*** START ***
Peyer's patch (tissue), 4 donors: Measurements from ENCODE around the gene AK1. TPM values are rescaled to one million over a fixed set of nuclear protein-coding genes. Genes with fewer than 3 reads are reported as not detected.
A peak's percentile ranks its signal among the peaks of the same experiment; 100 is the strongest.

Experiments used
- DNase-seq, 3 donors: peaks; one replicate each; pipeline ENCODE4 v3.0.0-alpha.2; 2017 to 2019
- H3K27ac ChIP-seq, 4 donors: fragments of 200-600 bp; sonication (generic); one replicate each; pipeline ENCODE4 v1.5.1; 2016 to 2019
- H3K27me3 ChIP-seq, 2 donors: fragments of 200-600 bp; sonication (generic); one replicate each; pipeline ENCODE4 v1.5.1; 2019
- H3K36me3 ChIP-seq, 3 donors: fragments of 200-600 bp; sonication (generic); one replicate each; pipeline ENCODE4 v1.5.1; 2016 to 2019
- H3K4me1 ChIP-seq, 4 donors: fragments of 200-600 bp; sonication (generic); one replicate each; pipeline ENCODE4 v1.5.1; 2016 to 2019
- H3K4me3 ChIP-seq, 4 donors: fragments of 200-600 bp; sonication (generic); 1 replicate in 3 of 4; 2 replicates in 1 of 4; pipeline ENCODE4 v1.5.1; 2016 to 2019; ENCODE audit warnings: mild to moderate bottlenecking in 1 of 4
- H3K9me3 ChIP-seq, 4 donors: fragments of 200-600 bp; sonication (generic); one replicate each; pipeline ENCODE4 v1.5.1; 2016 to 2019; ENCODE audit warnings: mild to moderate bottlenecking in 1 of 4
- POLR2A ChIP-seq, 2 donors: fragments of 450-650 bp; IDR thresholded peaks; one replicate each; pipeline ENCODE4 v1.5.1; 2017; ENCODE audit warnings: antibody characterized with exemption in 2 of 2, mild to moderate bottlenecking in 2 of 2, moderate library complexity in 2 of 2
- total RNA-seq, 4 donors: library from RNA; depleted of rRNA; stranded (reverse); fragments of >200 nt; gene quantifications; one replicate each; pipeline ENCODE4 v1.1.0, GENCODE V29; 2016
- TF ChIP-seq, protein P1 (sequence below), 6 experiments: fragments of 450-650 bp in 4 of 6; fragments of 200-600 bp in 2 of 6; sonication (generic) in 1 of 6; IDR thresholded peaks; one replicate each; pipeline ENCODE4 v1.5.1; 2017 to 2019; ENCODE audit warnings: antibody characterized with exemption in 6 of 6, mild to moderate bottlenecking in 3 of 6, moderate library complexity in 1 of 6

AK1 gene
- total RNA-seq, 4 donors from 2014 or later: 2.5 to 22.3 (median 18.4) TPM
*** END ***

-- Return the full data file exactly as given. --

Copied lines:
Peyer's patch (tissue), 4 donors: Measurements from ENCODE around the gene AK1. TPM values are rescaled to one million over a fixed set of nuclear protein-coding genes. Genes with fewer than 3 reads are reported as not detected.
A peak's percentile ranks its signal among the peaks of the same experiment; 100 is the strongest.

Experiments used
- DNase-seq, 3 donors: peaks; one replicate each; pipeline ENCODE4 v3.0.0-alpha.2; 2017 to 2019
- H3K27ac ChIP-seq, 4 donors: fragments of 200-600 bp; sonication (generic); one replicate each; pipeline ENCODE4 v1.5.1; 2016 to 2019
- H3K27me3 ChIP-seq, 2 donors: fragments of 200-600 bp; sonication (generic); one replicate each; pipeline ENCODE4 v1.5.1; 2019
- H3K36me3 ChIP-seq, 3 donors: fragments of 200-600 bp; sonication (generic); one replicate each; pipeline ENCODE4 v1.5.1; 2016 to 2019
- H3K4me1 ChIP-seq, 4 donors: fragments of 200-600 bp; sonication (generic); one replicate each; pipeline ENCODE4 v1.5.1; 2016 to 2019
- H3K4me3 ChIP-seq, 4 donors: fragments of 200-600 bp; sonication (generic); 1 replicate in 3 of 4; 2 replicates in 1 of 4; pipeline ENCODE4 v1.5.1; 2016 to 2019; ENCODE audit warnings: mild to moderate bottlenecking in 1 of 4
- H3K9me3 ChIP-seq, 4 donors: fragments of 200-600 bp; sonication (generic); one replicate each; pipeline ENCODE4 v1.5.1; 2016 to 2019; ENCODE audit warnings: mild to moderate bottlenecking in 1 of 4
- POLR2A ChIP-seq, 2 donors: fragments of 450-650 bp; IDR thresholded peaks; one replicate each; pipeline ENCODE4 v1.5.1; 2017; ENCODE audit warnings: antibody characterized with exemption in 2 of 2, mild to moderate bottlenecking in 2 of 2, moderate library complexity in 2 of 2
- total RNA-seq, 4 donors: library from RNA; depleted of rRNA; stranded (reverse); fragments of >200 nt; gene quantifications; one replicate each; pipeline ENCODE4 v1.1.0, GENCODE V29; 2016
- TF ChIP-seq, protein P1 (sequence below), 6 experiments: fragments of 450-650 bp in 4 of 6; fragments of 200-600 bp in 2 of 6; sonication (generic) in 1 of 6; IDR thresholded peaks; one replicate each; pipeline ENCODE4 v1.5.1; 2017 to 2019; ENCODE audit warnings: antibody characterized with exemption in 6 of 6, mild to moderate bottlenecking in 3 of 6, moderate library complexity in 1 of 6

AK1 gene
- total RNA-seq, 4 donors from 2014 or later: 2.5 to 22.3 (median 18.4) TPM